The hotel breakfast was very Italian and basic. It was a buffet, with a central table containing a limited selection of food: croissants, plastic-wrapped crunchy ‘toasts’, some small rolls and plain yoghurts. Although the selection won’t seem generous to a non-Italian, it must be said that the croissants – three varieties: plain, filled with pastry cream, or chocolate – were excellent. Friendly waitresses served hot drinks and there was fruit juice and mineral water. In the summer the hotel offers full and half board; I didn’t try out the meals.
I’d booked the cheapest category of room – a ground-floor double standard room – at a special last-minute price so it’s not particularly surprising if I got one of the hotel’s least appealing rooms (105). The hotel’s ground floor is actually up a flight of steps from street level. A row of bedrooms open onto the entrance courtyard, opposite reception. This is the thoroughfare for all guests arriving or leaving, so although interesting if you like people-watching, it has the potential to be noisy. These rooms each have a table outside, with chairs. My stay overlapped with some Italians who’d been on their long annual holiday (returning each year) and who had made themselves at home, so I was disturbed at 7am by a loud conversation at the tables outside. It is a matter of luck, though, as the following morning (after a change-over of guests) I was able to doze in peace.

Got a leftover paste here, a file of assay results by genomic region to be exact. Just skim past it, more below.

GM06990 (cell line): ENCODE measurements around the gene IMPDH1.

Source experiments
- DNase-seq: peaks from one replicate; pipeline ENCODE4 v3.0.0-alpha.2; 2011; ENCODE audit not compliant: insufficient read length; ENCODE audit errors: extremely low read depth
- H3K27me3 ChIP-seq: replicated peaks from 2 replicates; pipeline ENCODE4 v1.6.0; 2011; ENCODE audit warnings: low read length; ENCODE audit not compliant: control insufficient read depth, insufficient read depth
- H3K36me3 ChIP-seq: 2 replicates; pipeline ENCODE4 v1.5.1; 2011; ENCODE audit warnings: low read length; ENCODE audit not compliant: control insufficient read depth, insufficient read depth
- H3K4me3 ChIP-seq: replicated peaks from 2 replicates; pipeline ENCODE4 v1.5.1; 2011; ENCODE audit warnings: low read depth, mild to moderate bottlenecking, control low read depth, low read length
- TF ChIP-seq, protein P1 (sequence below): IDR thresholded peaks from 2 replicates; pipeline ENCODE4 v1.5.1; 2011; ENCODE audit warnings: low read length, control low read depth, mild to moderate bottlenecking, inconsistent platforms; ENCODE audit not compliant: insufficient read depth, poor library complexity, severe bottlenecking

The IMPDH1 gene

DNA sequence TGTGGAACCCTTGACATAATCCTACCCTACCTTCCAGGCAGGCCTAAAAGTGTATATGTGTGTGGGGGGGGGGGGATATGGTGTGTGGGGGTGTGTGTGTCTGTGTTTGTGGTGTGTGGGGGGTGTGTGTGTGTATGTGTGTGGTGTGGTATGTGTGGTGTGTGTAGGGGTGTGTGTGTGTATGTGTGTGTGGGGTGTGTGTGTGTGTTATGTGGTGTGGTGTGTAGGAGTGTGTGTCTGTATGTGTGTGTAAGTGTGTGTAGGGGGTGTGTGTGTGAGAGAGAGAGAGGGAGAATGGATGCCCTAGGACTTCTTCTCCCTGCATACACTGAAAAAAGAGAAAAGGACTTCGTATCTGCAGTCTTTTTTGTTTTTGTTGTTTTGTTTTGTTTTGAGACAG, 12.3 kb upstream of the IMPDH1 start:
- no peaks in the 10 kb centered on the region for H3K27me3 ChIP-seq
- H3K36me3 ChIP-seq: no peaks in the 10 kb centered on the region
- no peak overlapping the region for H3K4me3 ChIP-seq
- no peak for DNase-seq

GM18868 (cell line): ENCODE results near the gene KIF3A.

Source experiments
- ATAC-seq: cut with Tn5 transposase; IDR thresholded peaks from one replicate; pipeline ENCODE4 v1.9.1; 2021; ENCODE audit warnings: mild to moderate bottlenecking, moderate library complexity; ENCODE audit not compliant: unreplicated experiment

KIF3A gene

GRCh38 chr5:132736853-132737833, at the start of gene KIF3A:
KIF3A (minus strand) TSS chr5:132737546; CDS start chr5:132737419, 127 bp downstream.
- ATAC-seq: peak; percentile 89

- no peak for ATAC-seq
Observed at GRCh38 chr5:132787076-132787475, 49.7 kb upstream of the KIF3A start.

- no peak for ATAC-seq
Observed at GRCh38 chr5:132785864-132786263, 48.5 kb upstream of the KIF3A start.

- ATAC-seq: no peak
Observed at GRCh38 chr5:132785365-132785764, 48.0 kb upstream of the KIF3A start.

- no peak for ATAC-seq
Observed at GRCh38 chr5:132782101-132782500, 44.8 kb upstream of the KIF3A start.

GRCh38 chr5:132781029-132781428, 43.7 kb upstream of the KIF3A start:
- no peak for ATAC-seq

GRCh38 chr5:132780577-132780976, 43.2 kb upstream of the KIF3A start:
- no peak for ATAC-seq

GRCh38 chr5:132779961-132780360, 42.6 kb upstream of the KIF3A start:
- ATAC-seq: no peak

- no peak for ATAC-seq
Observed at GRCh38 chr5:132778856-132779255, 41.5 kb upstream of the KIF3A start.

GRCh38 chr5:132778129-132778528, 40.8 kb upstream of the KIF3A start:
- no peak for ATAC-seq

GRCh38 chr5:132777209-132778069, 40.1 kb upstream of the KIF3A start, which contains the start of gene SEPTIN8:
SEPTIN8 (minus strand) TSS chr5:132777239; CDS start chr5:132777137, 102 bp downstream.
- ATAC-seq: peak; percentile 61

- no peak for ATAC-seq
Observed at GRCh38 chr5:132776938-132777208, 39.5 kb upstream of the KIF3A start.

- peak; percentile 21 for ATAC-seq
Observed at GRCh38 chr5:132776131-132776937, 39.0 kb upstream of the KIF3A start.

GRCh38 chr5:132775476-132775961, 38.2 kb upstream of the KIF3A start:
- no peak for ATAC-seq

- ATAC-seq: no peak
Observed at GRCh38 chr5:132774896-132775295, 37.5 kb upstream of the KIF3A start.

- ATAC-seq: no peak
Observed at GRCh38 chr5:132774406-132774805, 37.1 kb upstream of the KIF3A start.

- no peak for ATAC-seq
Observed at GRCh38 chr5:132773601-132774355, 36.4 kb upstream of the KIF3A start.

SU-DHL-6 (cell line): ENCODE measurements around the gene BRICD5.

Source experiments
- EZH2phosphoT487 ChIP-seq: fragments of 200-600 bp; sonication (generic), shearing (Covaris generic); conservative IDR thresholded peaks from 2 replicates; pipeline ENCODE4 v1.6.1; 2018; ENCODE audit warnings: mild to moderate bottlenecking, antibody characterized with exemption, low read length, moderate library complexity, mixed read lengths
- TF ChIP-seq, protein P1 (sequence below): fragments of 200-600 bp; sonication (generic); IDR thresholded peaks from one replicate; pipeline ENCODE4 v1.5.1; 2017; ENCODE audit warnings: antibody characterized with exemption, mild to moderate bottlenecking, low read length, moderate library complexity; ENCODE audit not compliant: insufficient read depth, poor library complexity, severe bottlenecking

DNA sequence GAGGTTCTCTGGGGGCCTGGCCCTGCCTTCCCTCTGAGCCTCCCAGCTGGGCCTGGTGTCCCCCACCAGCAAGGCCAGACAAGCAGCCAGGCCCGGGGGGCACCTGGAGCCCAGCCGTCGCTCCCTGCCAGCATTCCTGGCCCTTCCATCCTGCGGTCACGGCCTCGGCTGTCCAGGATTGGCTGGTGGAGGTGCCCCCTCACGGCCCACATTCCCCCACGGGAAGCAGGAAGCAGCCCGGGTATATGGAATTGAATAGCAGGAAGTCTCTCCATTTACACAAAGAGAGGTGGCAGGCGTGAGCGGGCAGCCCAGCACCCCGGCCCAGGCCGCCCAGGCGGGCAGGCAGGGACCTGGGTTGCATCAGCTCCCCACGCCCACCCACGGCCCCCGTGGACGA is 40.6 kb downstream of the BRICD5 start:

My room was simple and functional. It was a fairly standard size, with space to walk around three sides of the bed but no more. The decor was bright and clean, with yellow walls and sky blue and white trim, like the rest of the hotel. My double bed was two singles pushed together; not terribly comfortable. The matching furniture comprised a dressing table/desk, a suitcase stand, a wardrobe and one bedside cabinet. There was a print showing a local scene on the wall, a small television on an overhead stand and a half-length mirror. The floor was tiled. My bathroom was a good size, clean and smartly-tiled. The shower wasn’t brilliant. The fittings included a wall-mounted hairdrier and a useful bathroom cabinet. The hotel provided basic toiletries. The air-conditioning unit was autonomous and easy to use.
The worst thing about the room was its position: the window was small and of frosted glass, opening onto the communal area. The door was made of glass, with adjustable shutters outside. The small, high bathroom window opened above a passageway leading to the hotel’s public toilets and shower, so this caused quite a lot of disturbance around the time that Italians return from the beach.
My room was perfectly decent and as described on the booking website. However, I would probably pay more on another occasion for a higher category bedroom, ideally with a view.
I enjoyed my stay at the Hotel Celeste and would gladly have stayed longer, though another time I would upgrade my room. It’s a good place to stay if you’re on a tight budget, and although the accommodation is simple, the hotel is clean and welcoming. It was’t a big problem taking the bus from the port, and I found the proximity to the beach and to Chiaiolella’s waterfront restaurants was very convenient.